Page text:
It would take a brave soul to predict when the shipping space and supply chain choke gripping NZ Inc will end, but Port of Tauranga chief executive Leonard Sampson is certain of at least a couple of things.
Neither may bring immediate relief, but they offer some hope.
First, there's a container vessel building boom on.
Second, with no sign of congestion easing or vessel call frequency becoming reliable, an idea whose time has come is for shippers to plan how to keep their container storage away from a major supply chain "release valve" like the Port of Tauranga, says Sampson.
It doesn't make sense to use a gateway port as a storage point and create a bottleneck, he says.
Some of the current pressure could be eased by shippers creating offsite hubs for staging container movement to a port.
"There's no question it comes at a cost but it's better to have that cost away from the port."
The Ruakura Superhub, in which the Tauranga port has a stake, is a mega-example of the staging strategy. It is due to open mid next year.
Back to the container vessel building spree.
The world's ship builders have the second highest number of orders in history and the highest in the past five years, says Sampson.
Sector analysts estimated back in March the order book was already worth at least US$10 billion ($14.6b).
While the response is hardly surprising given pandemic demand is clearly swamping shipping space supply as global consumers spend on goods instead of services like tourism and travel, what is interesting is that a little over 12 months ago, the number of idle, parked up container vessels was also the highest in history.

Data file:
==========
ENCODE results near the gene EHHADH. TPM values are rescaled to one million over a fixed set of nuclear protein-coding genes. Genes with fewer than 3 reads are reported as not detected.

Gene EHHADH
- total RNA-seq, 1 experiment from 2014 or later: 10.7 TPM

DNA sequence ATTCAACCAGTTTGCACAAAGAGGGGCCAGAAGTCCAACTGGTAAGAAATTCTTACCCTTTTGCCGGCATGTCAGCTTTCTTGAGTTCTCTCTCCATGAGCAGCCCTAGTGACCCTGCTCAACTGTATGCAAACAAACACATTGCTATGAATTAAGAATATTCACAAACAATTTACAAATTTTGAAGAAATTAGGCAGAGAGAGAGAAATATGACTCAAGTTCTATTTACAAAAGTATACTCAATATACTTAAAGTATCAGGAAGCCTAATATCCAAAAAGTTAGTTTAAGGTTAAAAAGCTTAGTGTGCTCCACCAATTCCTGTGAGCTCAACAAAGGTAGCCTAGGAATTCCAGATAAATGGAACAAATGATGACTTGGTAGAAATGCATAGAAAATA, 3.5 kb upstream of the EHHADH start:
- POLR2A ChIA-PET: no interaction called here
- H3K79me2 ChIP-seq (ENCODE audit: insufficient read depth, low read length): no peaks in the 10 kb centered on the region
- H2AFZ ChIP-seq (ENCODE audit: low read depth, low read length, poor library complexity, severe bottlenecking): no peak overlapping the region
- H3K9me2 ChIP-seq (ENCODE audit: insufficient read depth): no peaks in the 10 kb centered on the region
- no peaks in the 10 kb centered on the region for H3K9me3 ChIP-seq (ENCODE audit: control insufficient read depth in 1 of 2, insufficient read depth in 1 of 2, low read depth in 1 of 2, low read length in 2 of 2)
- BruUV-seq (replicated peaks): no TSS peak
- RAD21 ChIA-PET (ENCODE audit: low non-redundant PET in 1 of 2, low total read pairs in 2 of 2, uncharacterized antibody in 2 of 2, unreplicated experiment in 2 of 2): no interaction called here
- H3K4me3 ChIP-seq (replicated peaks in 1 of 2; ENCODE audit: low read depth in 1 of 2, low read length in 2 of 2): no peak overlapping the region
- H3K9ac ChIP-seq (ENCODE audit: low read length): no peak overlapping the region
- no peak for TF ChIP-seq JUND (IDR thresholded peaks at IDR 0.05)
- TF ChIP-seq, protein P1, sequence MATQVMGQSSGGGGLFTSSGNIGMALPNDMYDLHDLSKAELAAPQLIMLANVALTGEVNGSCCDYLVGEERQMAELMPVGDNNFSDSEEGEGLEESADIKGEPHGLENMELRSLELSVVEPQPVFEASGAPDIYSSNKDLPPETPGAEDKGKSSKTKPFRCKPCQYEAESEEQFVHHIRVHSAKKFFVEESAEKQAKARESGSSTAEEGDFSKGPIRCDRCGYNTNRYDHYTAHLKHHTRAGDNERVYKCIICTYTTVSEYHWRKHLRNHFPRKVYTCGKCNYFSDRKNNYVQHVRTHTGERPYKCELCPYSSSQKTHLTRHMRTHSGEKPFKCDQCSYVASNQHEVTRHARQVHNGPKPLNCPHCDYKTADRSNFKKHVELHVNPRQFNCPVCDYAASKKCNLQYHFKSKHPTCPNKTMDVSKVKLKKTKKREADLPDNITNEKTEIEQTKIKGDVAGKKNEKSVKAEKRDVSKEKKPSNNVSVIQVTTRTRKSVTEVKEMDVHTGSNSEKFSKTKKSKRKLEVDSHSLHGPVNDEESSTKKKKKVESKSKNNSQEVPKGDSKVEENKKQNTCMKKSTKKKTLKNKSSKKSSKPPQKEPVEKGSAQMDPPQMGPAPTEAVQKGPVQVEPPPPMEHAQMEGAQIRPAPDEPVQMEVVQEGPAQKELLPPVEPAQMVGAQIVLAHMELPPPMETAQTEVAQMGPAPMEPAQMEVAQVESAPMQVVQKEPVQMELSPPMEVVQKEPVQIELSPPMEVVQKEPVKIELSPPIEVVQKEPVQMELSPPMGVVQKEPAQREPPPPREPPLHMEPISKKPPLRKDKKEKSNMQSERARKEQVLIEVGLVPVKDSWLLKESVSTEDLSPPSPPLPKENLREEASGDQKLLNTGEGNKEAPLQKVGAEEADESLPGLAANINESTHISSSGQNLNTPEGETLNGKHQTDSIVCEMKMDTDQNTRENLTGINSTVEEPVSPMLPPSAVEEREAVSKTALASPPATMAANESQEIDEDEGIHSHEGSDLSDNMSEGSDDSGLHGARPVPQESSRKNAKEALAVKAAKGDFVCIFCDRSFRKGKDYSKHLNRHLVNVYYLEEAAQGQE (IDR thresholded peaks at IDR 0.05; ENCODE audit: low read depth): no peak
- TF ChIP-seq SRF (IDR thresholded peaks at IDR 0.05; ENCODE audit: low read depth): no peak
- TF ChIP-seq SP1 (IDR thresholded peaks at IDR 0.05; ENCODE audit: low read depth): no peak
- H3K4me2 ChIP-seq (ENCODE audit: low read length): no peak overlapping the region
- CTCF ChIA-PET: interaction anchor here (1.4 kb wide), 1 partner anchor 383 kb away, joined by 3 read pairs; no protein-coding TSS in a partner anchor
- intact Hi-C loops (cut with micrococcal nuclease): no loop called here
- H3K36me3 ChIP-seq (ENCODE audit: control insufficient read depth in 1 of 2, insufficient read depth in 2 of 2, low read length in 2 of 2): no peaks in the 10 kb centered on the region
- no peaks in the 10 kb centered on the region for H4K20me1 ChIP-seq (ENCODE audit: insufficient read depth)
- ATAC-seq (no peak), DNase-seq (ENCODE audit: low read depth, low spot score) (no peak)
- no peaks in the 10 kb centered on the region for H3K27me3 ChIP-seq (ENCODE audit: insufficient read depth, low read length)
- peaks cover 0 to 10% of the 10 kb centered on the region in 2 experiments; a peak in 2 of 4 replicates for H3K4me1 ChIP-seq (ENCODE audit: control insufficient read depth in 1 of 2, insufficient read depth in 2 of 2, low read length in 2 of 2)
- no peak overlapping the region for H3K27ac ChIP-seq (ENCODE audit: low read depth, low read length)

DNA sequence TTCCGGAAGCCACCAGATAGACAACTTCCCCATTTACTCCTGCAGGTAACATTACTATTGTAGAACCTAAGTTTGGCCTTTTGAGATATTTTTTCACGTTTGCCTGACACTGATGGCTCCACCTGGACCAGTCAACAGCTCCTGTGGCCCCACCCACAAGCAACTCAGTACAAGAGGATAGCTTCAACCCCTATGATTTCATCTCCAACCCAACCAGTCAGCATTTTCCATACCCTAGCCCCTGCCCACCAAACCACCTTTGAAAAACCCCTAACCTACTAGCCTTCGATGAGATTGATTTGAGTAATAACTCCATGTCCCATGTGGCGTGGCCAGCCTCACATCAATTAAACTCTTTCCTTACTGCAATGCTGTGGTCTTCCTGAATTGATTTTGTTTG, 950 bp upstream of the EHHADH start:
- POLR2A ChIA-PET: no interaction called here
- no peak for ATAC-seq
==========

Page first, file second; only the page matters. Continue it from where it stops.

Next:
It's been a massive situation reversal in a blink of time, the result of the sort of topsy turvy predictions that have been a hallmark of pandemic economic forecasting — like the economic downturn and soaring unemployment New Zealand was forecast to get.
"If you were talking to shipping lines in the first half of last calendar year the predictions were dire.
Container vessels were parked up as a result of China lockdowns and then manufacturing reductions," says Sampson.
"Roll forward to the end of 2020 and clearly what we got wrong globally was the effect of the stimulus being put into economies which went from purchasing services to products. That led to people buying things and the rise of online shopping."
With more demand for shipping than supply, and more cargo than capacity, has come port congestion, delays in transit times, missed port calls and cargo handling delays.
And skyrocketing freight costs for shippers. Sampson says in some trade lanes freight costs have risen more than 400 and 500 per cent.
Of course the new container ship crop — many monsters that will carry 20,000-plus containers — won't come on stream overnight.
And won't necessarily all call at New Zealand.
Not that New Zealand importers and exporters need reminding, but international shipping lines are making top money in the capacity drought and on the east-west trade lanes they're "extremely good returns", says Sampson.
"I had one shipping line explain to me they can get US$40,000 freight rates for a 40 foot container between Asia and Europe.
"Sending a vessel down to New Zealand that could be used (on that route) is a tough proposition."
Also, another boom and bust shipping cycle carries its own risks.
Yes, lower freight prices would be welcome right now. But low prices traditionally have led to extremely poor returns for shipping lines.
This results in further sector consolidation as large carriers buy up smaller operators in financial difficulty.
"In the long run this further reduces competition, which is not good for New Zealand shippers or service providers like port companies," says Sampson.
Leonard Sampson's top three issues
• Ineffectual political leadership resulting in slow or no action.
• Resilient national infrastructure — we need a revised framework for shovel ready and fast track projects.
• Housing affordability.